Should people be concerned about the value of their diamond jewelry?
Absolutely. But people want to believe in something they can carry, an amulet. They don't understand municipal bonds or treasury bills. They do understand, "Here's a magic stone, it glistens, you can look at it, wear it and it'll be worth as much money as you need, on demand." Trouble is, it's not magic, and when you try to sell, often it's worth next to nothing.
Aren't you drastically underestimating the worth of diamonds?
In May there was an article in the Washington Post by a free-lance writer who had just taken around a diamond ring once appraised at $3,950 to 15 local stores. The offering prices ranged from no bid to $750. Of course, spectacular diamonds like the 69.42-carat Taylor-Burton—the kind that sell at auction—usually do go up in price.
But didn't the average investment diamond appreciate at better than 25 percent a year during the 1970s?
Yes. So long as everybody believed paper money was collapsing and diamonds were going up, they did go up. But when they saw diamonds could go down as well, they panicked. A friend of mine bought $3 million in diamonds and finally unloaded them last year for less than $500,000. Diamonds may be beautiful objects of sentiment or status, but they should never be considered as investments.
Why hasn't the price of diamonds sold in jewelry stores come down?
A diamond used for a ring is a commercial grade—with a slight imperfection invisible to the naked eye—and it's now worth about $2,000 a carat. De Beers hasn't yet lost control of the flow of diamonds, but they will soon. And when they do, there will be so many diamonds around you will be able to name your price. Diamond prices have come down a little, but it's still a fixed market, an artificial scarcity.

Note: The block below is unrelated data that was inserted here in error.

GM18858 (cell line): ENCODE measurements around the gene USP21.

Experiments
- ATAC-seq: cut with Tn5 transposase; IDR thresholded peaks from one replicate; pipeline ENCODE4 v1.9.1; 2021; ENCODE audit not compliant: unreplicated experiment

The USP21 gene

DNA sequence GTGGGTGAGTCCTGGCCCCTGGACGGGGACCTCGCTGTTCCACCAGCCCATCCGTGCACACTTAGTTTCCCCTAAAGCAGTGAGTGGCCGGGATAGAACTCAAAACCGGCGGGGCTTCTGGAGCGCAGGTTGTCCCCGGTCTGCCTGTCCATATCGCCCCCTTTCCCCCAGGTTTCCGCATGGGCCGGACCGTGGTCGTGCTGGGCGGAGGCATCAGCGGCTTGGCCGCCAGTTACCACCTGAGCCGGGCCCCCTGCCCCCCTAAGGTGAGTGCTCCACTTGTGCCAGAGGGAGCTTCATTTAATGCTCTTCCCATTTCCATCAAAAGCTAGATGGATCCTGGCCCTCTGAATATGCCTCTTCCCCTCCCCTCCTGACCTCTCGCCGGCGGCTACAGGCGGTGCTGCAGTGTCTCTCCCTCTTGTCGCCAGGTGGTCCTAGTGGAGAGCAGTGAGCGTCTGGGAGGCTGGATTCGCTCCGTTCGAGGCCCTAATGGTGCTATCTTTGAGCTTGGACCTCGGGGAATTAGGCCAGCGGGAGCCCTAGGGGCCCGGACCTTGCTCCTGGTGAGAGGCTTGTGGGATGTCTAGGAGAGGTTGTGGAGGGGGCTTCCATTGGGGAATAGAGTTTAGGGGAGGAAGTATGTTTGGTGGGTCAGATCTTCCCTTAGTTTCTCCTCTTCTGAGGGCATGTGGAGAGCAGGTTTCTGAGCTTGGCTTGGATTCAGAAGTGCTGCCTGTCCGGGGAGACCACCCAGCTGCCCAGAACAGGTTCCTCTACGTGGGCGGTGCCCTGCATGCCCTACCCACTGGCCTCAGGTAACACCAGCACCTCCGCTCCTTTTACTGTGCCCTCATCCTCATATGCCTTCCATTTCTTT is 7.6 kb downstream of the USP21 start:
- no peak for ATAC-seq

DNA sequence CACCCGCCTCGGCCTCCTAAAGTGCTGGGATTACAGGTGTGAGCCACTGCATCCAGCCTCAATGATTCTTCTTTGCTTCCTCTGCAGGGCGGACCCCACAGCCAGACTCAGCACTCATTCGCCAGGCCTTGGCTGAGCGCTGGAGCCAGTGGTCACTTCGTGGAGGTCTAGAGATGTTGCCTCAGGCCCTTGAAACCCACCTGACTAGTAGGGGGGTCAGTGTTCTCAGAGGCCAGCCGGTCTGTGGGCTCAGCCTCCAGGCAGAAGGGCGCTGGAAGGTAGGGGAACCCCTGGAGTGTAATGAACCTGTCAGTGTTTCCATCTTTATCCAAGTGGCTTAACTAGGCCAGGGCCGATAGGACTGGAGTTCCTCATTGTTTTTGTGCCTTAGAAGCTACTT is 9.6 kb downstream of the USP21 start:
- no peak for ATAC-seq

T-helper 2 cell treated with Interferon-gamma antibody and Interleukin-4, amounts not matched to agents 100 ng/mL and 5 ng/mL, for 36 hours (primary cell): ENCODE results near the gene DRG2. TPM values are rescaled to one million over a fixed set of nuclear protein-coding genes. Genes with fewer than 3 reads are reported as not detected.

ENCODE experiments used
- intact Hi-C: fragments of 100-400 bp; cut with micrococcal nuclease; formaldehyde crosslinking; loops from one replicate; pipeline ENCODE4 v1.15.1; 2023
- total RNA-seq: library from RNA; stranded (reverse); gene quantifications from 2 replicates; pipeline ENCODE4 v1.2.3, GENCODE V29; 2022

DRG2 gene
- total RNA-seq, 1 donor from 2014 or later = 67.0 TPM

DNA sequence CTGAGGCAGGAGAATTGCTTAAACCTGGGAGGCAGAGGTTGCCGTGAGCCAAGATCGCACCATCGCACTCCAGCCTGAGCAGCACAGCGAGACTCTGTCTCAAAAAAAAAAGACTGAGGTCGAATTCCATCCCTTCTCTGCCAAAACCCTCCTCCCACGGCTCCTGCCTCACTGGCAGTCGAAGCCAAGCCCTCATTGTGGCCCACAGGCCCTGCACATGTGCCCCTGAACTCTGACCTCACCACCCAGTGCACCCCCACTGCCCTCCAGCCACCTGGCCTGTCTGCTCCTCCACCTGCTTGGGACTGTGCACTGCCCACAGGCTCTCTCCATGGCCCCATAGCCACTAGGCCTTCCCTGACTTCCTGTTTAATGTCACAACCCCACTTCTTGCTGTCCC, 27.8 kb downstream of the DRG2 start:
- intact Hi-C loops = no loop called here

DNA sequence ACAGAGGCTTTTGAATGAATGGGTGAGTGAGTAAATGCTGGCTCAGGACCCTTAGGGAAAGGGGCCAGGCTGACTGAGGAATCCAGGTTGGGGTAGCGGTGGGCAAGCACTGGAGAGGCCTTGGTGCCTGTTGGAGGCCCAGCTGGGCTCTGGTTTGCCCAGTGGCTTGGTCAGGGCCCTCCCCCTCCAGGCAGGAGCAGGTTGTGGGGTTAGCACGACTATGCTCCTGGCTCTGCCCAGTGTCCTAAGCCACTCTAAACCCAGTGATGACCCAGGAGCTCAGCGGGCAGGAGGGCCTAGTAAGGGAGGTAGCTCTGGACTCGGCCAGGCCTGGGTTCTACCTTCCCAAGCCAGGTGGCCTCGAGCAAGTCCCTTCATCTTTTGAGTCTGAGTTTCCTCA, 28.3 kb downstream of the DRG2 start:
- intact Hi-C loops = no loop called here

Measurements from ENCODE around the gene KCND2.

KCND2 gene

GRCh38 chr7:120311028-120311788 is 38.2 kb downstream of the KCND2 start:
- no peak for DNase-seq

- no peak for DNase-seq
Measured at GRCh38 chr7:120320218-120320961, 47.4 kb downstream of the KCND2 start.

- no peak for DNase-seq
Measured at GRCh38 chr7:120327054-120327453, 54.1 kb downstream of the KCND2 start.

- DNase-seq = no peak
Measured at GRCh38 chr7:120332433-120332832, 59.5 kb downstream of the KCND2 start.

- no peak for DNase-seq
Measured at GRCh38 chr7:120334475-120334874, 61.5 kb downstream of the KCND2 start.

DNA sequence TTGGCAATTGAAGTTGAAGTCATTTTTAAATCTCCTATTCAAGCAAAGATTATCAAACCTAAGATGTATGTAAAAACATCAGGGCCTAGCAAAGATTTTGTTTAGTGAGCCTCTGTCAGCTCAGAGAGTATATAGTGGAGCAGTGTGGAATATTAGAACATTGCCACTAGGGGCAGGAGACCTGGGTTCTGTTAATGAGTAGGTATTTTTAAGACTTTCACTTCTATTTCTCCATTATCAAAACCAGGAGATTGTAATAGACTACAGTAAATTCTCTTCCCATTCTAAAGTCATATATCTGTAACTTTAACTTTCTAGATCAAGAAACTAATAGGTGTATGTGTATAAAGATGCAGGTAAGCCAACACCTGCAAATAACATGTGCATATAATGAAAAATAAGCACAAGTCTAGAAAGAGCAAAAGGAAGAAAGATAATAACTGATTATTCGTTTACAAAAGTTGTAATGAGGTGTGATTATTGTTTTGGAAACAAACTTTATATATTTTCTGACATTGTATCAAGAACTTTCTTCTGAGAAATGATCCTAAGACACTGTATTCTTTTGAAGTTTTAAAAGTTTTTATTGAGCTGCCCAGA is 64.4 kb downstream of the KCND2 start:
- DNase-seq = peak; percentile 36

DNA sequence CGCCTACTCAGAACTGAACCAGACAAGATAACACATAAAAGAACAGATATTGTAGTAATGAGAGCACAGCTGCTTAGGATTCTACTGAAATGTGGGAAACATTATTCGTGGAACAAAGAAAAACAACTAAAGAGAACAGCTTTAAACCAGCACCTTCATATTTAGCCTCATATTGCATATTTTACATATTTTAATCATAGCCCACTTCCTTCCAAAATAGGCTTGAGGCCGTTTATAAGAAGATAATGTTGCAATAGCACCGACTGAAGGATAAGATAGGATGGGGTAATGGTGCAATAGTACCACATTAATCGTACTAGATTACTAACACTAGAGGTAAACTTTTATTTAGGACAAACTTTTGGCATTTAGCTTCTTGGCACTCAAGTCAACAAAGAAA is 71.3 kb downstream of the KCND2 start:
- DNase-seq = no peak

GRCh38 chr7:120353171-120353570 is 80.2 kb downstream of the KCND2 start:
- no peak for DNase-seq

Why is it an "artificial scarcity"?
Diamonds are simply a form of carbon, compressed under volcanic heat and pressure. From biblical times until the 1870s they were indeed rare. They were usually found at random, often in streams. The number of diamonds in the whole world could be measured in seven or eight ounces. Then diamonds were discovered in South Africa in volcanic pipes, miles-deep pits full of a blue ore called kimberlite. For every ton of it you get so many diamonds. By 1880 four or five South African mines were each yielding one to two million carats a year.
Are diamonds difficult to mine?
Not compared with coal or copper. In kimberlite mines you take them out in an open-pit operation. A steam shovel comes in, picks up the ore and puts it in a truck, which dumps it on a conveyor belt. The separation of ore from diamonds is relatively easy because of the different weights of the minerals. Diamonds don't require a lot of labor or smelting, and you can ship them in an attaché case.
How did De Beers become king of diamonds?
As a young man in 1870, Cecil Rhodes came out from England to South Africa, joined his brother, Herbert, and started working a diamond claim on a farm owned by brothers named De Beers. Rhodes eventually realized that, with so many diamonds coming onto the market, the only way to keep prices high was to consolidate the mines and control supply. By the turn of the century most of the mines were part of De Beers, which gradually bought up much of the diamond distribution network also. Diamonds weren't rare, but nobody knew it because only enough were produced to create the illusion of rarity.
Hasn't anybody ever challenged the De Beers monopoly?
When mines opened around the world that De Beers couldn't control outright, they would just draw on their own profits to buy up as much of the new production as possible, thereby swallowing the competition. Until now the biggest threat to De Beers was the Depression, when people just about stopped buying diamonds. World War II made diamonds valuable again, as abrasive dust used in industry. And after the war, of course, everybody wanted a diamond engagement ring.
What is the extent of world diamond production today?
About 50 million carats a year, and it will be 100 million by 1985. An enormous new mining region in Australia is expected to produce 10 to 20 million carats. New sites have also been discovered in Brazil, Venezuela, Guyana and Guinea.